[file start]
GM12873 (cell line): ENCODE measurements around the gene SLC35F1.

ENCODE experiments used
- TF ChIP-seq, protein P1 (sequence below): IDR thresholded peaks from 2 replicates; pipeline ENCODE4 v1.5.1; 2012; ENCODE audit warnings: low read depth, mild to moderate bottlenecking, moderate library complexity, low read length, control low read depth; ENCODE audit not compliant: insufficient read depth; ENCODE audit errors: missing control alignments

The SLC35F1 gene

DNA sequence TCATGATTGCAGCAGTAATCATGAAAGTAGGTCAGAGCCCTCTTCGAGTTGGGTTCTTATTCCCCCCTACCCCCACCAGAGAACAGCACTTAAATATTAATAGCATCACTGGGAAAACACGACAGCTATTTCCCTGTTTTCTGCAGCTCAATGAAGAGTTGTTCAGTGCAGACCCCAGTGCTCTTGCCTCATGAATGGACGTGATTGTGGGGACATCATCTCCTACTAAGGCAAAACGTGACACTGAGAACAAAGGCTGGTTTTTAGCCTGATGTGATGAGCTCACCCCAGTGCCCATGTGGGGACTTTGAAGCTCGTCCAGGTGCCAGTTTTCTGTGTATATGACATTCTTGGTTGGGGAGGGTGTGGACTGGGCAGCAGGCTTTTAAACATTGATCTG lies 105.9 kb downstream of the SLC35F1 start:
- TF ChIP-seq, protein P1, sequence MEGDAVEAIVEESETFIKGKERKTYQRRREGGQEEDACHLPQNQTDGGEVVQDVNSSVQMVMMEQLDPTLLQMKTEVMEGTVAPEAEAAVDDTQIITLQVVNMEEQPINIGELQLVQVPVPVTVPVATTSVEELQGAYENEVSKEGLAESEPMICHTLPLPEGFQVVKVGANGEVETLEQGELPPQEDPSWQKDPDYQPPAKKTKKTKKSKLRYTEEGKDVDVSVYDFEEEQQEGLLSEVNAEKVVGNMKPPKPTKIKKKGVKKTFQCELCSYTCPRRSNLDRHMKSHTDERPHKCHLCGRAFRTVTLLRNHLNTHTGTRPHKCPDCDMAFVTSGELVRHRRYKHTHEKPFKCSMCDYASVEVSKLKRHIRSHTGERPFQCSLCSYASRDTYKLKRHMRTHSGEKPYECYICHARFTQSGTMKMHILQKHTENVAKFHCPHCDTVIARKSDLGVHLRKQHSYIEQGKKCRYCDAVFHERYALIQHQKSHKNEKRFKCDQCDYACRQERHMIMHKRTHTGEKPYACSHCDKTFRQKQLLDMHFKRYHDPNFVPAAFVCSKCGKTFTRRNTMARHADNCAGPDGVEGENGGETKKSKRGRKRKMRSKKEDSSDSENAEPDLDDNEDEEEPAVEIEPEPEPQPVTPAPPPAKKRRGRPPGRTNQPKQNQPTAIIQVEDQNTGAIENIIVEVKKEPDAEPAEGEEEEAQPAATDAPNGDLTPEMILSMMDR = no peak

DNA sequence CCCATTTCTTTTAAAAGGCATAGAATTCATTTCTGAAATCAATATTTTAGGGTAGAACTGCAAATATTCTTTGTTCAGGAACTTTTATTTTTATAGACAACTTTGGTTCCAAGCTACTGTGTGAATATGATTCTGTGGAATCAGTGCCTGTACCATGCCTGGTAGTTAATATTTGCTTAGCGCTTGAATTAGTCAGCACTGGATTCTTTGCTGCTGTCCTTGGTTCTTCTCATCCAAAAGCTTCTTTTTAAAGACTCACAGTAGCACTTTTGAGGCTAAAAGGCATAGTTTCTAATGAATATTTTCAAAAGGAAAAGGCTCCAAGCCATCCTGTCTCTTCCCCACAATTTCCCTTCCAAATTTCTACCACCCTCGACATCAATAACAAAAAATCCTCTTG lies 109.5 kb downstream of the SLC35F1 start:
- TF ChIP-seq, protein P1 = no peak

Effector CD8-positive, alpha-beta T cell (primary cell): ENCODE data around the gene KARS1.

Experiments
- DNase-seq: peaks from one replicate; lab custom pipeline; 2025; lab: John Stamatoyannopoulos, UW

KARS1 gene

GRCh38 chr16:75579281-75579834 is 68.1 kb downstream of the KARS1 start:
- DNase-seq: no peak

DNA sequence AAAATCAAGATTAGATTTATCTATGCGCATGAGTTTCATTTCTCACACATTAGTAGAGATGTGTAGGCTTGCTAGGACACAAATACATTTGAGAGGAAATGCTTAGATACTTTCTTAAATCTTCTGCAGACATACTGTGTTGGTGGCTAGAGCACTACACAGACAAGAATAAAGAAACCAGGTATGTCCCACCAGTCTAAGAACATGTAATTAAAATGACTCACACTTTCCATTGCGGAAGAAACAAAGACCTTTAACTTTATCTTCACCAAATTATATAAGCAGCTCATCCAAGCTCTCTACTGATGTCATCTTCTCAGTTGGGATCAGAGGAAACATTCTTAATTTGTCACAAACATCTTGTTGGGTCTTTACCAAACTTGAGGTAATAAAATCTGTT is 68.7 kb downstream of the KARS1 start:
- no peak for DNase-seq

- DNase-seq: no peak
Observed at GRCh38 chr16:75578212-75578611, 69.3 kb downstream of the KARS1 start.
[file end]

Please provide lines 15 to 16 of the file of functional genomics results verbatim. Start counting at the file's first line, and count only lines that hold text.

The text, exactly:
DNA sequence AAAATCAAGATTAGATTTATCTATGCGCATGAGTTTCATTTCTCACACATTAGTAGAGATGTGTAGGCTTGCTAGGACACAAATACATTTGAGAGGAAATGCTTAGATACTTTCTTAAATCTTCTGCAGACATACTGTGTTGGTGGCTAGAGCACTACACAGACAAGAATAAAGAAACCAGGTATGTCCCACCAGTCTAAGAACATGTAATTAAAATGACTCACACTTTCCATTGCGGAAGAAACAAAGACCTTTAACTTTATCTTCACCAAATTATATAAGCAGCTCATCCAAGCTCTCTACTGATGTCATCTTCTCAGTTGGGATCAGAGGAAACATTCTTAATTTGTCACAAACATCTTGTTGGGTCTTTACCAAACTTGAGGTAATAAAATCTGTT is 68.7 kb downstream of the KARS1 start:
- no peak for DNase-seq